If you don't have quite enough blueberries left, you could try the Just Peachy version or the Apple Blueberry version, which call for just two cups of blueberries each. Or use your imagination and what you have on hand ; other readers have reported delicious success using blackberries, frozen cranberries, stewed apricots, and raspberries.

Enjoy!

© FarmgirlFare.com, where almost everything tastes better topped with streusel—and I'm slowly but surely adding printer friendly versions to all my archived recipes, including this one.

Wednesday, August 10, 2011

Tuesday, August 09, 2011

Tuesday Dose of Cute: Random Lamb Snaps 2

Yesterday we started planning the upcoming fall breeding season, and today I found a whole flock of unshared lamb pics in my files. How about a little look back at last spring's lambing season cute?

Random lamb snaps 1 - lambing season 2011 - FarmgirlFare.com

More photos below. . .

Friday, August 05, 2011

Recipe Ideas: Wondering What To Do with Purple Basil?

Growing and harvesting green and purple basil in the kitchen garden 9 - FarmgirlFare.com
First harvest of the season on 6/28: a pound of Red Rubin basil from three plants.

Four years ago I grew my first purple basil—and had no idea what to do with it. And then I turned it into pesto. Wow. Except for the fact that purple basil doesn't look as pretty as the green in many dishes, and makes a rather oddly colored pesto, I would probably quit growing the green stuff altogether.

After a surprisingly rough start this spring (since basil is one of my few never fail crops), I now have three Red Rubin purple basil plants flourishing in my kitchen garden (although they're not yet flourishing in that post). They've given me over 1½ pounds of beautiful bounty so far, and there's already more that needs to be picked.

For my favorite pesto recipe, along with lots of other ways to use purple basil, check out this post: Growing Purple Basil and What To Do with It, Plus My Purple Basil Pesto Recipe & the Easiest White Bean Appetizer Dip/Spread Ever. I've added printer friendly versions of the recipes, and there are links to all my basil growing posts and favorite basil recipes included, too.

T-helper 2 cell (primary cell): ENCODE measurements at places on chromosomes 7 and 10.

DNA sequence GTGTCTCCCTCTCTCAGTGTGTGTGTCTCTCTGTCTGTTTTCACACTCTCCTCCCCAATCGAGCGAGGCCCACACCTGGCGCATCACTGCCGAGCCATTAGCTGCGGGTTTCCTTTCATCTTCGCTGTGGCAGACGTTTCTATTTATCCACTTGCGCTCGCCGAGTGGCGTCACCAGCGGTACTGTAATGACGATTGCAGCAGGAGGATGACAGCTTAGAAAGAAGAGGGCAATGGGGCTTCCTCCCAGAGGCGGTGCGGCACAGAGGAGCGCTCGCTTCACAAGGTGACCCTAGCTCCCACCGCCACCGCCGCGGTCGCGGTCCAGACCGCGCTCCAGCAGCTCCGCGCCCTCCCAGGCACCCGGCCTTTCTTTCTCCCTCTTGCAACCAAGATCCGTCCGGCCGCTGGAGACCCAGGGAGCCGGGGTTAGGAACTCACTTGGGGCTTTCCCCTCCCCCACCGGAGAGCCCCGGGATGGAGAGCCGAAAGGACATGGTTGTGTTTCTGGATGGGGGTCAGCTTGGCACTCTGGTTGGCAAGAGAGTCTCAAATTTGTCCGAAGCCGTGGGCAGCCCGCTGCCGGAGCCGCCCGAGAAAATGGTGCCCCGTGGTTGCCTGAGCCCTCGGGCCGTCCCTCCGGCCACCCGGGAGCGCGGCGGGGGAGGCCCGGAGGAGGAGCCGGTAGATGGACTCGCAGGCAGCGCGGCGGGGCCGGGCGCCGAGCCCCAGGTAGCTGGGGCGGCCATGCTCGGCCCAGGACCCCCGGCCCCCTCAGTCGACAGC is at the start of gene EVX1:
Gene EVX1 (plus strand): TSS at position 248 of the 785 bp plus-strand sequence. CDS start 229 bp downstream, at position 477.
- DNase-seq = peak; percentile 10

Have you ever grown or purchased purple basil? What do you like to do with it?

© FarmgirlFare.com, where we're deep in the heart of pesto season.

Thursday, August 04, 2011

Thursday Dose of Cute: What To Do on a Rainy Day

Mr. Midnight and Beagle Bert sacked out on the daybed 1 FarmgirlFare.com
Not a lot. . .

Mr. Midnight and Beagle Bert sacked out on the daybed 2 FarmgirlFare.com
At least if you're a beagle or a pussycat (who happen to be the best of friends).

© FarmgirlFare.com, where, busy or not, we all enjoyed a brief but blissful break from the relentless heat this morning, which was a much more pleasant way to start the day than yesterday's several hour power outage. We even got a half inch of rain, which should really help the fields and the farm as we head right back to blistering tomorrow. Has it cooled off where you're at yet?

Tuesday, August 02, 2011

Tuesday Dose of Cute: A Refreshing Drink

ewes and lambs drinking from water tanks with diataomaceous earth to keep down algae - FarmgirlFare.com
Of cloudy water? Yep.

We've been buying 50 pound bags of food grade diatomaceous earth (which also comes in smaller quantities) for years, and yet we're still finding great new uses for it, like to keep algae from growing in the animals' water. What a time saver. We sprinkle it in everything from the little chicken waterers (just a teaspoon or two) to the 250 gallon tank (a few handfuls) that we use to haul water from the spring out to Donkeyland and the front field.

Diatomaceous earth isn't 'earth,' but the fossilized remains of the microscopic shells created by one celled plants called diatoms. It's a totally natural, very fine powder that looks like glass shards under a microscope but is safe for people, pets, and the environment.

We use it for all sorts of things around the farm, garden, and house, including feeding it to the animals—and lately, ourselves! I finally got around to writing about some of the many things you can do with diatomaceous earth in yesterday's In My Kitchen Garden post, Attack! Using Organic Diatomaceous Earth on Blister Beetles and Other Pests in the Garden and Around the House and Farm.

Even if you're not a gardener, you may want to check it out. I know that discovering diatomaceous earth has really changed and helped our lives. And it thankfully seems to be working on those blasted blister beetles!

Diatomaceous earth has recently become more well known because it's apparently a good way to naturally get rid of bed bugs. If you can't find 100% pure, food grade diatomaceous earth locally, you can order it online.

Do you use diatomaceous earth for anything?

© FarmgirlFare.com, where every little green thing really can make a big difference.